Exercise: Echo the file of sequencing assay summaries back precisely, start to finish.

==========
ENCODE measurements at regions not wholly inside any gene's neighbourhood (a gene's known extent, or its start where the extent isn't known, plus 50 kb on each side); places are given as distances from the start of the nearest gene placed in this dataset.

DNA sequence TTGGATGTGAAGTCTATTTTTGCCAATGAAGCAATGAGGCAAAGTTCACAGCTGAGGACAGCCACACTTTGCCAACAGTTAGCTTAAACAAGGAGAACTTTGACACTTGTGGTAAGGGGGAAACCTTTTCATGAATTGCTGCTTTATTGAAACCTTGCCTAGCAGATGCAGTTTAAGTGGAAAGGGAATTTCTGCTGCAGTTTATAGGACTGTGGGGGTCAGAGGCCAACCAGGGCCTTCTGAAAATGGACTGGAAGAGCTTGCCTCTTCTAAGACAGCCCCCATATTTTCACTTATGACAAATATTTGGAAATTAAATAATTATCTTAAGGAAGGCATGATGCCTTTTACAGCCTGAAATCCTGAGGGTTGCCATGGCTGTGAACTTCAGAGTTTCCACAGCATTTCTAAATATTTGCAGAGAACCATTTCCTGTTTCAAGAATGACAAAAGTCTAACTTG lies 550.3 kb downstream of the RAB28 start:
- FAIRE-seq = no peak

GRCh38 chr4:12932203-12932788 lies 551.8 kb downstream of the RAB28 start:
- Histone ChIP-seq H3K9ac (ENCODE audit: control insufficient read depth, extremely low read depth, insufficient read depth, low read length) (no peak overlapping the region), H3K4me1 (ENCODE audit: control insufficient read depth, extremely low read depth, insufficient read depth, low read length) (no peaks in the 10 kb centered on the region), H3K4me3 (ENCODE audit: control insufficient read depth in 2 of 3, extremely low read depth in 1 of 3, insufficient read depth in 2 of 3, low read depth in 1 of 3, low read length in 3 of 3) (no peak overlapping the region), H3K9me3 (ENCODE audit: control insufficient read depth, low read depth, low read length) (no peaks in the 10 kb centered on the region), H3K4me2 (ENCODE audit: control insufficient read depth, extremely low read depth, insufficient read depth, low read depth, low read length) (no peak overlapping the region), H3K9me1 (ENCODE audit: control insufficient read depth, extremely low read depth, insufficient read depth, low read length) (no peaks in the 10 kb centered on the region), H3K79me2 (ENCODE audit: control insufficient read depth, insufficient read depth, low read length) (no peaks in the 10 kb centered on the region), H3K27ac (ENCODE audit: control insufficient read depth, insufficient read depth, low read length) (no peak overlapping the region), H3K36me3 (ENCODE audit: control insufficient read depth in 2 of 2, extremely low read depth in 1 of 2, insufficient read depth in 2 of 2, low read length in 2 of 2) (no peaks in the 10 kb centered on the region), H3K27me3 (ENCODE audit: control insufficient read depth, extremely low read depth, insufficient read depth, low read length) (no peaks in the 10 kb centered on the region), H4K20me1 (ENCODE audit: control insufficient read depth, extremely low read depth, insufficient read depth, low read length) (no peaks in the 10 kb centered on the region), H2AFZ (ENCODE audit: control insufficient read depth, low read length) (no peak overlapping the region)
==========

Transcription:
ENCODE measurements at regions not wholly inside any gene's neighbourhood (a gene's known extent, or its start where the extent isn't known, plus 50 kb on each side); places are given as distances from the start of the nearest gene placed in this dataset.

DNA sequence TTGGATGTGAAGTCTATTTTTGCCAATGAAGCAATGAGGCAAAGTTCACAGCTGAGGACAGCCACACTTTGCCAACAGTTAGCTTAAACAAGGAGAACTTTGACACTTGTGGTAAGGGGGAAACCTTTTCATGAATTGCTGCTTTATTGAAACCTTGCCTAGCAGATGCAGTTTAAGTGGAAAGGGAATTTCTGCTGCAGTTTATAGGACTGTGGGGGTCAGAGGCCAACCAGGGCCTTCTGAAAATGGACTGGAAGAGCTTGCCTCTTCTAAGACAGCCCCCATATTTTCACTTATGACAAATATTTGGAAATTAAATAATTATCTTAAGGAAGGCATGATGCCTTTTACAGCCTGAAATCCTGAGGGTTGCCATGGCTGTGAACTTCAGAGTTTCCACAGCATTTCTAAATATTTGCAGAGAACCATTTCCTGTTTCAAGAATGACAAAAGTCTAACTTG lies 550.3 kb downstream of the RAB28 start:
- FAIRE-seq = no peak

GRCh38 chr4:12932203-12932788 lies 551.8 kb downstream of the RAB28 start:
- Histone ChIP-seq H3K9ac (ENCODE audit: control insufficient read depth, extremely low read depth, insufficient read depth, low read length) (no peak overlapping the region), H3K4me1 (ENCODE audit: control insufficient read depth, extremely low read depth, insufficient read depth, low read length) (no peaks in the 10 kb centered on the region), H3K4me3 (ENCODE audit: control insufficient read depth in 2 of 3, extremely low read depth in 1 of 3, insufficient read depth in 2 of 3, low read depth in 1 of 3, low read length in 3 of 3) (no peak overlapping the region), H3K9me3 (ENCODE audit: control insufficient read depth, low read depth, low read length) (no peaks in the 10 kb centered on the region), H3K4me2 (ENCODE audit: control insufficient read depth, extremely low read depth, insufficient read depth, low read depth, low read length) (no peak overlapping the region), H3K9me1 (ENCODE audit: control insufficient read depth, extremely low read depth, insufficient read depth, low read length) (no peaks in the 10 kb centered on the region), H3K79me2 (ENCODE audit: control insufficient read depth, insufficient read depth, low read length) (no peaks in the 10 kb centered on the region), H3K27ac (ENCODE audit: control insufficient read depth, insufficient read depth, low read length) (no peak overlapping the region), H3K36me3 (ENCODE audit: control insufficient read depth in 2 of 2, extremely low read depth in 1 of 2, insufficient read depth in 2 of 2, low read length in 2 of 2) (no peaks in the 10 kb centered on the region), H3K27me3 (ENCODE audit: control insufficient read depth, extremely low read depth, insufficient read depth, low read length) (no peaks in the 10 kb centered on the region), H4K20me1 (ENCODE audit: control insufficient read depth, extremely low read depth, insufficient read depth, low read length) (no peaks in the 10 kb centered on the region), H2AFZ (ENCODE audit: control insufficient read depth, low read length) (no peak overlapping the region)